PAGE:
CIPD Report: ‘Neuroscience In Action: Applying Insight To L&D Practice’

The CIPD (Chartered Institute of Personnel and Development) is an independent and not-for-profit body based in London, which describes itself as “the professional body for HR and people development.” It celebrated its centenary in 2013, and now has over 135,000 members across the globe who are “committed to championing better work and working lives.”

Neuroscience

The diagram ‘Work, Workforce and Workplace’ is from the CIPD Neuroscience in action report. There are several links on our article page to the full CIPD Neuroscience in action: applying insight to L&D practice report. Or click here for a link to the article.

In November 2014, the CIPD published a report entitled ‘Neuroscience in Action: Applying Insight to L&D Practice.‘ This report forms part of the CIPD’s ongoing research programme exploring “how findings from behavioural science are influencing the HR and learning and development (L&D) profession.” It was written by Ruth Stuart, a research adviser at the CIPD.

To explore how neuroscience principles are being used by organisations to inform their L&D practice, the report incorporates case study research undertaken by the CIPD between June and August 2014. These case studies involved eight high-profile organisations, including BT, Fitness First and Volvo. In addition, the report provides an overview of neuroscience as a field, and advises L&D and HR practitioners on the most practical and economical ways to implement various neuroscience techniques.

The report is divided into five sections, which are bookended by an introduction and a conclusion. Section 1 explores various views on the relevance of neuroscience to L&D practitioners. It also examines the general level of awareness of and interest in neuroscience amongst the L&D profession. Section 2 discusses how the participants in the research first developed their interest in neuroscience, and also how they went about accumulating their knowledge in the field. Section 3 looks at how the research participants have incorporated neuroscience into L&D practice. In addition, it examines how various “L&D interventions” at the eight case study organisations have been informed by neuroscience findings.

Section 4 of the report outlines various “(b)enefits and challenges” of utilising neuroscience insights for L&D practice. Such benefits include “enhanced learner engagement, cost savings, reduction in turnover and improved customer perception.” A further benefit is said to be “enhanced credibility” for L&D practitioners, both individually and as a community. Section 5 follows up with “practical guidance” for L&D practitioners in implementing neuroscience insights.  In this respect, it addresses potential queries such as where to start, how much knowledge is required and which information to trust.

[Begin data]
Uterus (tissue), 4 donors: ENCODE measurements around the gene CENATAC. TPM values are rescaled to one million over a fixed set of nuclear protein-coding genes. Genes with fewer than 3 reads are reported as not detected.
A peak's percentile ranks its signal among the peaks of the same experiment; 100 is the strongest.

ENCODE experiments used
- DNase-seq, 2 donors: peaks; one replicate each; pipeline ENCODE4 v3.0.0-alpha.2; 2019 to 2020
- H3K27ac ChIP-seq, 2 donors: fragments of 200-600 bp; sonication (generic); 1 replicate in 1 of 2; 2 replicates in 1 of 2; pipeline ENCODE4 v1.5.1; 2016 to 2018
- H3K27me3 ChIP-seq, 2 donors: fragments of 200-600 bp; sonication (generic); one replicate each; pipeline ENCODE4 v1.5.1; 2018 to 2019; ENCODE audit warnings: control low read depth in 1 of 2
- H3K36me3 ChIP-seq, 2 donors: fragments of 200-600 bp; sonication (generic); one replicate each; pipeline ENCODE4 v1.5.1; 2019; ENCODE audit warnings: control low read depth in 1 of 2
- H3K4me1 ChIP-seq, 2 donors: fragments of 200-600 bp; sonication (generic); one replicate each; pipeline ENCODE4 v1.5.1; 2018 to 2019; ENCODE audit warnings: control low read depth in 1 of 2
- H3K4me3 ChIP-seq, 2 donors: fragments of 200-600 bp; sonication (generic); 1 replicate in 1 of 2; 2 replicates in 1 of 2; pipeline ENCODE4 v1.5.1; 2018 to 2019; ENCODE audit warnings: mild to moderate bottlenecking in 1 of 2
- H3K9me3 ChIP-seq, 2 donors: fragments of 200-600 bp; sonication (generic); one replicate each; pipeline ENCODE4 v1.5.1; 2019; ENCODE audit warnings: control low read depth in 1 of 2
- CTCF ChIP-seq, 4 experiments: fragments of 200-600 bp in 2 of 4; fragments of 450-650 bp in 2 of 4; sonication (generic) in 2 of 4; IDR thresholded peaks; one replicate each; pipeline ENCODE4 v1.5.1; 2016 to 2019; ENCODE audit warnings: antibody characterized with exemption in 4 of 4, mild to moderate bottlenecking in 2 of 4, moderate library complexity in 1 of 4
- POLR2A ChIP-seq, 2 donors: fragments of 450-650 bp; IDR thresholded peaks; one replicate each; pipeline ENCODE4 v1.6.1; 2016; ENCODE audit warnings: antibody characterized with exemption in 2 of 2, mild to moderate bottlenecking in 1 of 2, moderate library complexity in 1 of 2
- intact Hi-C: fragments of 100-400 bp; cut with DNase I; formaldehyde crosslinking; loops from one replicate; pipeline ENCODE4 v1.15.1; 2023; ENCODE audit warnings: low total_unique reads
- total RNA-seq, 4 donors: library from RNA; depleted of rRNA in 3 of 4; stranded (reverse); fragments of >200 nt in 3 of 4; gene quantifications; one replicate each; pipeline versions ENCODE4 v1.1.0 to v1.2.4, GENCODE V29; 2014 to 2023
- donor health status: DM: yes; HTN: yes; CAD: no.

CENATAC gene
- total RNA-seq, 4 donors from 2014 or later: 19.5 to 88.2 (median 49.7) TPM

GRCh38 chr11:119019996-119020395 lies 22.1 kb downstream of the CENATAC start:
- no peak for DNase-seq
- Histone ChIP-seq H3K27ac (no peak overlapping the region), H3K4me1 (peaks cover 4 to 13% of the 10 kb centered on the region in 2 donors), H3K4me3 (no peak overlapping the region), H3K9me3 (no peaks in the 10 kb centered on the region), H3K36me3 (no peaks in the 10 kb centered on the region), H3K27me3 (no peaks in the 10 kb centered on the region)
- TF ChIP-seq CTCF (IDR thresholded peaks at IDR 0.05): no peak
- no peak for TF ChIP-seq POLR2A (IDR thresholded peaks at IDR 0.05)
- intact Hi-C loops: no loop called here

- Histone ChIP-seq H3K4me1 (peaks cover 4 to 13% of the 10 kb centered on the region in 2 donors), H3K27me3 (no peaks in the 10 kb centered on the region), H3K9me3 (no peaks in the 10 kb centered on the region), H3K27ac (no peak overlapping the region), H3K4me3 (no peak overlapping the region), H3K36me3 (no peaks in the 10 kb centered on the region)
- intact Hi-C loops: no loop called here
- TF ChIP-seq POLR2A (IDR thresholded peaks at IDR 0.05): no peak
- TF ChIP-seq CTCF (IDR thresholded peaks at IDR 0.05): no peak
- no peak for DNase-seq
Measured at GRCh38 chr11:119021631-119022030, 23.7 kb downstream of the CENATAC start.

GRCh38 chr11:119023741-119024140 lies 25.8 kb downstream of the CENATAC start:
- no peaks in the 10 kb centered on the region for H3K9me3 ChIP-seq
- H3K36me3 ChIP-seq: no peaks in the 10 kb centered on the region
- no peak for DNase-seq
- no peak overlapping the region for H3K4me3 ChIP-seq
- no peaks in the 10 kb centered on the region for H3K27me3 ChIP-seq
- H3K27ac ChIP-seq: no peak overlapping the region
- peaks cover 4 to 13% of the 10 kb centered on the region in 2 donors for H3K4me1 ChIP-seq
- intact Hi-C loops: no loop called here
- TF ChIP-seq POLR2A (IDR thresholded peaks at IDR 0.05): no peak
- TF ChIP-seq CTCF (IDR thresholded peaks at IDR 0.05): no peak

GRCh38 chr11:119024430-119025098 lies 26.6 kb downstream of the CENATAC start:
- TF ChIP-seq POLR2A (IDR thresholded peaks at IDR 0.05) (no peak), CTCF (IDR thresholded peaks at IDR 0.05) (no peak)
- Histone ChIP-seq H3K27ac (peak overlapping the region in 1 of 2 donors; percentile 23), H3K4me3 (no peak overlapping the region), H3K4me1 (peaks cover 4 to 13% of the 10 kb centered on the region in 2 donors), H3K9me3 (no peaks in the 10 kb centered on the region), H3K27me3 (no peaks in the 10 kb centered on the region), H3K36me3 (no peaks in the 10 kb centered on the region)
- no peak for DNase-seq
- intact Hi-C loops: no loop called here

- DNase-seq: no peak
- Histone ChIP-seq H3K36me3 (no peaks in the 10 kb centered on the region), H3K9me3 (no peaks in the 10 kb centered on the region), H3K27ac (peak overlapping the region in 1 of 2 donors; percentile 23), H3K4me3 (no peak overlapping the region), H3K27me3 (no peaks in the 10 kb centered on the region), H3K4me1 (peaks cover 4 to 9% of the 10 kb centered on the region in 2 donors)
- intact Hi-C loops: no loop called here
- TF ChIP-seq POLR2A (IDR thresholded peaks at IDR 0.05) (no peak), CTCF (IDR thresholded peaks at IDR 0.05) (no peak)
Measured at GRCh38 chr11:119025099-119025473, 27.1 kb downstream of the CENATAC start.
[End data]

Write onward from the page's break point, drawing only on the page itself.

Following on from these five sections, Appendix 1 of the report is entitled “Five ‘no-brainers’ from neuroscience research.” It was written by Dr Paul Howard-Jones, a reader in neuroscience and education from the University of Bristol. Appendix 1 begins by talking about the plastic nature of our brains, or neuroplasticity, and how this means that learning can alter the “function, connectivity and even the structure” of our brains. It then goes on to list five ‘no-brainers’, or guidelines, for HR and L&D professionals when it comes to utilising research from the neuroscience field.

The first of these “no-brainers” is that challenging questions or problems should be addressed in teams. The second no-brainer is that “regular and sufficient sleep is essential for the brain to learn efficiently. The third no-brainer is that learning sessions should be spaced out over time. The fourth no-brainer is that we should be careful and judicious in our use of technology, as it can “enhance or diminish brain function.” The fifth and final no-brainer is that physical exercise can boost both our memory and our neural learning networks.

Unsurprisingly, all of these no-brainers are highly relevant to the work that PCA undertakes. We’ll be exploring each no-brainer in a little more depth, in a follow-up blog piece that will be appearing soon.

Author: Chris Fuller

Used to working in pressurised environments and excel at finding effective, commercially-minded solutions that meet both budgetary and deadline constraints. With strong negotiation and communication skills, I’m able to work effectively at all levels within an organisation, independently and as part of a team. My portfolio of work which shows how I continually achieved my goals in Health & Safety, Procurement, Resource & Strategy Management, Project Management and Relocation Management, to name a few. I am multi-skilled and have an abundance of drive and passion for getting the right job done, by using methodical thinking and organisational skills that I will blend with your organisation’s culture.

Specialties:
* belief in the organisation
* desire to work to make things better
* understanding of business context and the ‘bigger picture’
* respectful of, and helpful to, colleagues
* willingness to ‘go the extra mile’
* keeping up to date with developments in the field

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CIPD Report: 'Neuroscience In Action: Applying Insight To L&D Practice' - PCA LAW